Monday, May 2, 2011

RIP Osama Bin Laden

As I write this, so the radio informs me, crowd of people are outside the White House, chanting "U!S!A! U!S!A!" and generally celebrating the death of the man most of them consider the most evil person previously alive in the world. Osama Bin Laden has been killed by a group of U.S. and Pakistani troop in a ground operation, we are told.

I for one am not convinced that this celebration is appropriate or useful.

I'm not comfortable with celebrating anybody's death, for one thing. I tend to side with Gandalf when it comes to deciding who lives and who dies, and I remain unconvinced that anyone at any point has ever actually deserved death. That's not going to make me any friends, I realise, but there you have it. I don't think death is a thing that can be deserved, quite frankly. Certainly Osama Bin Laden was as close as you can come to calling a person genuinely evil, but I even have difficulty with the concept that the world is inherently materially better without him as an active participant in it.

That aside, I also think that it's very easy to overstate the importance of successfully killing Bin Laden. Sure, he was hidden for 10 years, and his death robs Al Qaeda of an important figurehead - but I still don't think that amounts to all that much. In fact, I think this is primarily a PR victory - and will have very little positive impact in the long run.

Consider: if you were a terrorist, determinedly opposing the Great Satan America, would the death of this man - a potent symbol, admittedly, but for the last few years not much of a leader - fill you with despair, or righteous anger? To put it another way, if Al Qaeda managed to assassinate President Obama tomorrow, would the USA immediately cease to exist? Successful assassinations of previous presidents suggest that it would not.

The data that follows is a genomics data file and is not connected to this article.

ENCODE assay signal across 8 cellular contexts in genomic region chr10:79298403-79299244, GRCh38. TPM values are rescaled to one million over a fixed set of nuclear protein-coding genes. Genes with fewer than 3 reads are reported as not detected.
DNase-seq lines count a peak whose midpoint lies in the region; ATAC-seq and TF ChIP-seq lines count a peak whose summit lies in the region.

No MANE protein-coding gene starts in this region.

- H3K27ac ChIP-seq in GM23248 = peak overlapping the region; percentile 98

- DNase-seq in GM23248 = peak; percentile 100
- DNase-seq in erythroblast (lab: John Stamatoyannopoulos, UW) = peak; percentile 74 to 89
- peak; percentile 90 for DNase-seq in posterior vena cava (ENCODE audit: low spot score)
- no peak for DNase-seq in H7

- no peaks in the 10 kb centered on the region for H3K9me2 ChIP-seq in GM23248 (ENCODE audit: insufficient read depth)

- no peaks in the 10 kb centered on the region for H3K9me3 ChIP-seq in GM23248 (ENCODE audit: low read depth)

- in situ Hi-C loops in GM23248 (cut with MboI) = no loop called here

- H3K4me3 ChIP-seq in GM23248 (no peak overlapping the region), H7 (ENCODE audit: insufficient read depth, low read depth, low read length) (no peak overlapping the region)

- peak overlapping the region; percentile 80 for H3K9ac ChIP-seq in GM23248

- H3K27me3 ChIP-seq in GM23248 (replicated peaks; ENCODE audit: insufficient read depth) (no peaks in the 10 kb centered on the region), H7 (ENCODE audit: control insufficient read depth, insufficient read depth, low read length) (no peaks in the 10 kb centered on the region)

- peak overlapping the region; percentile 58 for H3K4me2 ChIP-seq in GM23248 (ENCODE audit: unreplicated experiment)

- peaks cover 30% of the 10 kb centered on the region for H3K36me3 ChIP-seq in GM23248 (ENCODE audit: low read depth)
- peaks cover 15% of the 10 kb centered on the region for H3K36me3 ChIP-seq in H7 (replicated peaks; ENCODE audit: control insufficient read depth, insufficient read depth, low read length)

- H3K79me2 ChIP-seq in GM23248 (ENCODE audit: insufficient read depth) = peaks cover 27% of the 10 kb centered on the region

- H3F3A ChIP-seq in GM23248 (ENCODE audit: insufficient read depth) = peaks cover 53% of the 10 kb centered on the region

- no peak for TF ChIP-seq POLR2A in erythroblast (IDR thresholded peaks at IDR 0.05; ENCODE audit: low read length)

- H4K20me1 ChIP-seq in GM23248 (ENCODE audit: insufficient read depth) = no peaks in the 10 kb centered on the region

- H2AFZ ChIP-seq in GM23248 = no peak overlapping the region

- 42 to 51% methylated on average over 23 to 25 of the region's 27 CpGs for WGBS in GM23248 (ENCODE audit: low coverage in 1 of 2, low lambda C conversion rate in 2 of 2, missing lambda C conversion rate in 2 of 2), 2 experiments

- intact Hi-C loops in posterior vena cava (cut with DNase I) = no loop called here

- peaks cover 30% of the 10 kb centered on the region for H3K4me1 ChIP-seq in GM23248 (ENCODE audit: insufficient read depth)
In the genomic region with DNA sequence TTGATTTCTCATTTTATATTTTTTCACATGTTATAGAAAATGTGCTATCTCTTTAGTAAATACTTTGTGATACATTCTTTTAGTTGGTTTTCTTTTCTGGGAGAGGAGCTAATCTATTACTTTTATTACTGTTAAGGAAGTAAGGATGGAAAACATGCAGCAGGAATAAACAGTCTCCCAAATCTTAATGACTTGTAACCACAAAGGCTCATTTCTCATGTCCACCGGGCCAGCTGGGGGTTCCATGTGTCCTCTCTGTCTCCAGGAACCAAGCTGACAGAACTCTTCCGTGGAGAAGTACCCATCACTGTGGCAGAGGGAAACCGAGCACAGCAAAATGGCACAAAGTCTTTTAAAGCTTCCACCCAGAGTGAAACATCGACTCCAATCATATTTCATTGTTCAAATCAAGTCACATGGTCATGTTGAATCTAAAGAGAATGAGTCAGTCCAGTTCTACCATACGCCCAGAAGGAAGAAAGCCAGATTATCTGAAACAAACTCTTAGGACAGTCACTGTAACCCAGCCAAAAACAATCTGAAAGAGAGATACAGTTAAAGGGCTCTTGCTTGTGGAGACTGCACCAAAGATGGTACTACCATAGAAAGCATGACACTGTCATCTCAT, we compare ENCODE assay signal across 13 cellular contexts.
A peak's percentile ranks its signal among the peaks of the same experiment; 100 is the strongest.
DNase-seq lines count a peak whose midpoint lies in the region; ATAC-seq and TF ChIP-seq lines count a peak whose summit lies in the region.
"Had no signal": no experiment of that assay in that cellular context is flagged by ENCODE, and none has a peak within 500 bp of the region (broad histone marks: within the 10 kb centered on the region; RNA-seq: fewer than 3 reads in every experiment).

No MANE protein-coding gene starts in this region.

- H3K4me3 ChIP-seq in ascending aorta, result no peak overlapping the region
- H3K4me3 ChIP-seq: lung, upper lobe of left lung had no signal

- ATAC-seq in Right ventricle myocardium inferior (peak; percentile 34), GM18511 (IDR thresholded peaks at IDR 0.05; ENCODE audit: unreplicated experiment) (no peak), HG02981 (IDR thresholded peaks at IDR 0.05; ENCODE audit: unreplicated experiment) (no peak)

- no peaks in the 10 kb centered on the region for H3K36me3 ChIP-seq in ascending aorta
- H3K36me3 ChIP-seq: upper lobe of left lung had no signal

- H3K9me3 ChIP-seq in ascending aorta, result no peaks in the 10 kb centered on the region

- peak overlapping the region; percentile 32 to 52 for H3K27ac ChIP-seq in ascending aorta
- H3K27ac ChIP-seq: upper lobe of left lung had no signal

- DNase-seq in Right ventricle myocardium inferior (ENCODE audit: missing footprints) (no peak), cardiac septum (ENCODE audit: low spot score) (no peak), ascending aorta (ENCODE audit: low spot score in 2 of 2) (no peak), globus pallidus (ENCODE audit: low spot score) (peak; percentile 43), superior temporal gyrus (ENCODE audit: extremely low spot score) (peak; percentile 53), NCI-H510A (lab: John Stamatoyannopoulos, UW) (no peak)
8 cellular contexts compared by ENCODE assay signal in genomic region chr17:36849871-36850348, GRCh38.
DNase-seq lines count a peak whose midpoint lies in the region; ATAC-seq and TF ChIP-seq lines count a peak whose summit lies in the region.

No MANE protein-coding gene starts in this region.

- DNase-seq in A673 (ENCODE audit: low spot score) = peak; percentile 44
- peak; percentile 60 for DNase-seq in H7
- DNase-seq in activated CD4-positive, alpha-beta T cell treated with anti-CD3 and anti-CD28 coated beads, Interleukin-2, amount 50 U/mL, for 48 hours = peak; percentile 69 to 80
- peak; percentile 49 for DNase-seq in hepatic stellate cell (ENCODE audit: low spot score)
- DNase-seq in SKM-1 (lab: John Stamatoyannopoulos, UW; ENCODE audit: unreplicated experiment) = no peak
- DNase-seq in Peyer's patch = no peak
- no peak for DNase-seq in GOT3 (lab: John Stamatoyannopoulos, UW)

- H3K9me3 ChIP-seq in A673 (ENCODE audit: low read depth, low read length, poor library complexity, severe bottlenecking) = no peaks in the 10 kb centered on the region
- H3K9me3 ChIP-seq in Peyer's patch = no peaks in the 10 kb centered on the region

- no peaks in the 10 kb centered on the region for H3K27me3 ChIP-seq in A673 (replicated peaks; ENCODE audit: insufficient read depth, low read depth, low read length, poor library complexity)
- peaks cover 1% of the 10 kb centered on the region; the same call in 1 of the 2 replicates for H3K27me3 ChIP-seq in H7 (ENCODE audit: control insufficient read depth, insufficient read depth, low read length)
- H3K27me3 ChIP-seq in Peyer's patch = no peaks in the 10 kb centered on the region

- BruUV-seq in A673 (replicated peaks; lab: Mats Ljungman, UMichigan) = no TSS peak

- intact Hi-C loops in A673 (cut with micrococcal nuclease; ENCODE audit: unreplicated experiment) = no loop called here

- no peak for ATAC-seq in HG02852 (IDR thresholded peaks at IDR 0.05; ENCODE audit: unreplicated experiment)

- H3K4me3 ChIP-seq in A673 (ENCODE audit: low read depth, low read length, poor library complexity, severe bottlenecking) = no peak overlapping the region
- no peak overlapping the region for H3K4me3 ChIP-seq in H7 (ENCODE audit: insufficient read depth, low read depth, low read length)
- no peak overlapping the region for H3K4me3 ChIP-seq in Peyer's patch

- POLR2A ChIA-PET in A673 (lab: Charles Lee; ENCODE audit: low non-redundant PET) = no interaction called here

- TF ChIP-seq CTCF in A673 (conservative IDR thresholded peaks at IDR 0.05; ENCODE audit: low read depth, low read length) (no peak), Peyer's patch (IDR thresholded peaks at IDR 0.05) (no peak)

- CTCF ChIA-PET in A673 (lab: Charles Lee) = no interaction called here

I have a strong suspicion that Al Qaeda doesn't even exist in the way it's usually presented in news media. Seriously, this is the 21st century - do we really believe that because they operate on a sub-military scale terrorists are all in the dark ages? Those who manage to perpetrate effective outrages along the lines of September 11th 2001 are clearly at the very least computer literate. And it is hard to be computer literate in this day and age, and not aware of a much more effective model for pursuing dispersed guerrilla activism or terror - Anonymous.

If there genuinely is (as people are fond of implying) some sort of central conspiracy which coordinates terrorist action around the globe, I think it's far more likely to operate on the unfindable, unfightable Anonymous model than the classic evil overlord hiding in his secret lair. And if that's the case, no amount of killing people, no matter who they are, will stop it - not unless you're prepared to kill everyone, just in case.

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